He was born in small-town Massachusetts, one of eight (actually, nine, if you count cousin Al, which we do -- Al was eventually adopted by my grandfather). His father was a truck farmer among other things. (My grandfather at one time also was responsible for the local cemetery, one that began when a Revolutionary War soldier spent a night with some locals home when returning home. Turns out the soldier had smallpox... My grandfather was clearing out land for a new portion of the cemetery when he accidentally upturned the unmarked grave of an infant. He sank to the ground and held the child's bones and cried unashamedly -- one of the few stories my father would tell about his father and goes a long way to explaining both men.)
My father was popular in school and was captain of the football team his senior year. The team had a losing season and there is a story (that my father never confirmed) that during one game he managed to kick the ball and his right shoe well down the field. There's also the story (unconfirmed by my father, but confirmed by others) about the Halloween when he went outhouse tipping, not realizing the outhouse was occupied.
He was a hard worker, first as a farmer, then as a building contractor. He had a reputation for honesty, integrity, and quality work. He was active and respected in the community, belonging to a number of organizations and was a proud Freemason. He believed in helping people quietly, not wanting credit. He was loyal to his family and friends, taking a special interest in kids. He had a common-sense approach to life. He loved people of all types and enjoyed watching the wide variety that passed him by. He was described as a great, big, friendly bear of a man. Everybody loved him. He died as the result of an accident, less than a month from his 65th birthday.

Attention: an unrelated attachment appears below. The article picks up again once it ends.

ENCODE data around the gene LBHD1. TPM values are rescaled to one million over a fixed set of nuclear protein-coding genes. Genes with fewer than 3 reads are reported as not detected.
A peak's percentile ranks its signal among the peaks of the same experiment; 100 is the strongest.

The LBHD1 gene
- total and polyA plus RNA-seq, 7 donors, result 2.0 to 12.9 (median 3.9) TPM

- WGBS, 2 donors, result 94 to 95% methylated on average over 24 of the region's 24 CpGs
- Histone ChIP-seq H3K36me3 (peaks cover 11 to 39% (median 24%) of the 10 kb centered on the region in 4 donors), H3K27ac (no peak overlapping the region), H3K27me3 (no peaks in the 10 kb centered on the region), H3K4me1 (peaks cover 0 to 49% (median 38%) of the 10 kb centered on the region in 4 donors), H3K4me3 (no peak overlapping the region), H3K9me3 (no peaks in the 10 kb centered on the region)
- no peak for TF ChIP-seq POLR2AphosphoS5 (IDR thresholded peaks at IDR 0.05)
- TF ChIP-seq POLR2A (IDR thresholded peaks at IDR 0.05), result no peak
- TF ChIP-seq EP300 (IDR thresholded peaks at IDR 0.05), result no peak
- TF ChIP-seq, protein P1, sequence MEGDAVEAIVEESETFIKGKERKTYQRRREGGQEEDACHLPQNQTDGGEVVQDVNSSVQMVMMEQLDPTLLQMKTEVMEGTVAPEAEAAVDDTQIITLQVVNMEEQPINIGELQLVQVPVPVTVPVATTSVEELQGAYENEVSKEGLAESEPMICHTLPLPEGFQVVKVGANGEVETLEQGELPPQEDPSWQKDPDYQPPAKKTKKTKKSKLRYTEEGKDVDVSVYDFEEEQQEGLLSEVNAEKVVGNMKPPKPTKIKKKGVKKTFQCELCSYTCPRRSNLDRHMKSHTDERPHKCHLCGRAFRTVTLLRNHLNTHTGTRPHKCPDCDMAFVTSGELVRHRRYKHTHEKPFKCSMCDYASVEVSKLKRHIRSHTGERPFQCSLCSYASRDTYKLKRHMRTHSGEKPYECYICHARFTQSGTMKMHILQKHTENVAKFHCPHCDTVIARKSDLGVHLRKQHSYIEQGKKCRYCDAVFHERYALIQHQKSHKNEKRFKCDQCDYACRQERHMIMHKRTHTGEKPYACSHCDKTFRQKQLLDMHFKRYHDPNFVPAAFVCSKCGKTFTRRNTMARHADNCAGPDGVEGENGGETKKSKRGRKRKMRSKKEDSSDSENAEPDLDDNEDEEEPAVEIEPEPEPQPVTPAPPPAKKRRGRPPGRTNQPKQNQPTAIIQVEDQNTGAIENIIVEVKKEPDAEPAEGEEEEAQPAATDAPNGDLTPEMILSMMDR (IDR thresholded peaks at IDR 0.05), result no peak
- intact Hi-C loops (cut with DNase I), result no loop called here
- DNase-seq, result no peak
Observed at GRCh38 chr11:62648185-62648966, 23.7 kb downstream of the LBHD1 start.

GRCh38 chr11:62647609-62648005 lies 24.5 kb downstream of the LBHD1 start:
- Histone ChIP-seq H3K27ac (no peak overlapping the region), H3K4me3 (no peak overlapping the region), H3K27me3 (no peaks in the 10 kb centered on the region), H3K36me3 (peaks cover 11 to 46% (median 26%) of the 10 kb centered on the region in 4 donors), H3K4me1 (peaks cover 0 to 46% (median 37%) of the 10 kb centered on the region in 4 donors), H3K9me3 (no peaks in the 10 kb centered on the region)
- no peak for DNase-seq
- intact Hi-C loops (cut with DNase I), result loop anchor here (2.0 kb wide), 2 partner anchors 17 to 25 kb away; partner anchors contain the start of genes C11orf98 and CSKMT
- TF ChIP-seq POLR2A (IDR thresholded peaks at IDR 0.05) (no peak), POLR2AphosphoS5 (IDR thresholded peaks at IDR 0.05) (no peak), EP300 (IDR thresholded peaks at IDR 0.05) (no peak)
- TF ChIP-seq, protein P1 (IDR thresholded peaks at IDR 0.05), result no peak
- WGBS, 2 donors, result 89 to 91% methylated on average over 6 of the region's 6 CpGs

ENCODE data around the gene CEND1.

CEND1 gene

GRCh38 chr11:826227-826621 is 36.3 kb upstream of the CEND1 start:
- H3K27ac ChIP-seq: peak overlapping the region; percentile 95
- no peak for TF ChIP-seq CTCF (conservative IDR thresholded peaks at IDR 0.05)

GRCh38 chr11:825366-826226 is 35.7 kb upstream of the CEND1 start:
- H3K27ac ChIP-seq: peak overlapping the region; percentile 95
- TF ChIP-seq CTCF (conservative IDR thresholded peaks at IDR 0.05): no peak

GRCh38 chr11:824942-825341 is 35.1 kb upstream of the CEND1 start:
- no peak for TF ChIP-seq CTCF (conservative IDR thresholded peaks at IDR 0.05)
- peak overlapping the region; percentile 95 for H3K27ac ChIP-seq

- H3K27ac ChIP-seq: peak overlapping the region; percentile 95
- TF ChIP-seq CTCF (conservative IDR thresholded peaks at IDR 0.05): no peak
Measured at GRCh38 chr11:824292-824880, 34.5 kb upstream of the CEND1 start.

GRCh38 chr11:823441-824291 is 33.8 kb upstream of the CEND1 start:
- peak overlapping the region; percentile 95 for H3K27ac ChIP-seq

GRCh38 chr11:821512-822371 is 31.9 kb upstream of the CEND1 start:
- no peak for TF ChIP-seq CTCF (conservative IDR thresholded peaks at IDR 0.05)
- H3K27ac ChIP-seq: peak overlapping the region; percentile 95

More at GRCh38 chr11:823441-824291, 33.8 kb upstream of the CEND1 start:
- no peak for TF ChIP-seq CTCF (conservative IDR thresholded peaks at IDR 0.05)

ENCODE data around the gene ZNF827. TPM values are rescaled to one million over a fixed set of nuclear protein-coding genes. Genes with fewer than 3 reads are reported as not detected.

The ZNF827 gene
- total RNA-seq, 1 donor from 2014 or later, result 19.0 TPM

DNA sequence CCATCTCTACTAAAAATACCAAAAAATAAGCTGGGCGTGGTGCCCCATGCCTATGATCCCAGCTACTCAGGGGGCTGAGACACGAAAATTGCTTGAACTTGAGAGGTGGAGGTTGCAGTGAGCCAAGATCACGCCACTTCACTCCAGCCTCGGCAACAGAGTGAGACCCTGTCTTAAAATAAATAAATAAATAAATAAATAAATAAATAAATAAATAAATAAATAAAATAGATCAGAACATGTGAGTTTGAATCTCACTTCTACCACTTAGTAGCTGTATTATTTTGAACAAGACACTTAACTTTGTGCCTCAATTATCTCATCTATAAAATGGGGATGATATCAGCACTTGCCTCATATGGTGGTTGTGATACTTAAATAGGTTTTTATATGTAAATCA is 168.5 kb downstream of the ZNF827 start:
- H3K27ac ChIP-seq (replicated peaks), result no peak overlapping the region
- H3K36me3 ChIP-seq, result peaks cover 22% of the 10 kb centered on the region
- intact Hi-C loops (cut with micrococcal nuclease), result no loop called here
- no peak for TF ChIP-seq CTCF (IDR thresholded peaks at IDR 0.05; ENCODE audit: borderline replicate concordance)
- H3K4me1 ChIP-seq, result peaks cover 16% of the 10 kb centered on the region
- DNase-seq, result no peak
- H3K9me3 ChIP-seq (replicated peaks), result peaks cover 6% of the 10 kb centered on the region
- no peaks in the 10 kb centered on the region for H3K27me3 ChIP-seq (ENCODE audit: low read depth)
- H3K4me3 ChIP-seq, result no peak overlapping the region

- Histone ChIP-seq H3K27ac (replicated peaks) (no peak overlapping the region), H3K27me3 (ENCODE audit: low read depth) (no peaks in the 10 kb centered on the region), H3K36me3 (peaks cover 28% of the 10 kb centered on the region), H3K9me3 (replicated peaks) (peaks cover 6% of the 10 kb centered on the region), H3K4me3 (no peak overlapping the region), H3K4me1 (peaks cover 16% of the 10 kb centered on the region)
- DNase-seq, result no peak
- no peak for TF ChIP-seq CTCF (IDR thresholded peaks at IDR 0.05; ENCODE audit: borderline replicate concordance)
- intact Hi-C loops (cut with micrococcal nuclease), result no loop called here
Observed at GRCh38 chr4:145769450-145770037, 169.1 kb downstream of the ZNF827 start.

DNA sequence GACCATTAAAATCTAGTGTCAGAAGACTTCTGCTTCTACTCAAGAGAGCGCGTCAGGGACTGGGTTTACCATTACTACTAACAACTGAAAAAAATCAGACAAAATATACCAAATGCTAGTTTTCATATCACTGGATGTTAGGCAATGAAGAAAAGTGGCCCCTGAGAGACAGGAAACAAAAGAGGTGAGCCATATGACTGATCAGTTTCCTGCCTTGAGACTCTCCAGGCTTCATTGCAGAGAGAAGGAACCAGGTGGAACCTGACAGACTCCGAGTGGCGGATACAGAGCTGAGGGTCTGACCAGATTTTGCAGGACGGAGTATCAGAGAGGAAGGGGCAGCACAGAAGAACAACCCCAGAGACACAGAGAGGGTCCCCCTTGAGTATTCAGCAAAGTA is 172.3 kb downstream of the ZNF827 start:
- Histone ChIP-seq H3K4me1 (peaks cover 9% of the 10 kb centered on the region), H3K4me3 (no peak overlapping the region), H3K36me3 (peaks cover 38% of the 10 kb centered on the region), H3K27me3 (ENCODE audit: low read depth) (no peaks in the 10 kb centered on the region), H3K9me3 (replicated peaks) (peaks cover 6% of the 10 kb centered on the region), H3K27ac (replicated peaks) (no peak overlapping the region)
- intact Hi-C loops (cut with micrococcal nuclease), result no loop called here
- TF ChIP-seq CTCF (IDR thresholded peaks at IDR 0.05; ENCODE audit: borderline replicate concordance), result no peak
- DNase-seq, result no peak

He was very proud of his children, although he must have wondered how an old Yankee Republican sired such liberal kids. Actually, it was his love and respect for others that became the core of my social conscience and, although many find it hard to believe, I consider myself a conservative in the original sense of the word (conserve what works and change what doesn't). My father's political views, I suspect, would have a difficult time with the politics of 2016. (He got a kick out of the year he voted for a Democrat for the first and only time in his life while Kitty voted for a Republican for the first and only time in her life -- it was the Massachusetts governor's race: Ed King, an ultra-conservative Democrat, vs. Frank Sargent, a liberal Republican.)
If I take an unflinching look at myself, all the good parts are a reflection of my father. And, if I take an unflinching look at myself, there are not that many bad parts. I owe him a lot.
I wish he could have seen my children grow up. I wish he had lived to see my brother's girls. I wish he could have seen my sister's children grow up. I wish he had seen my grandchildren.
If any of these people look at myself or my brother or my late sister, I'm sure they will see some shining reflections of my father.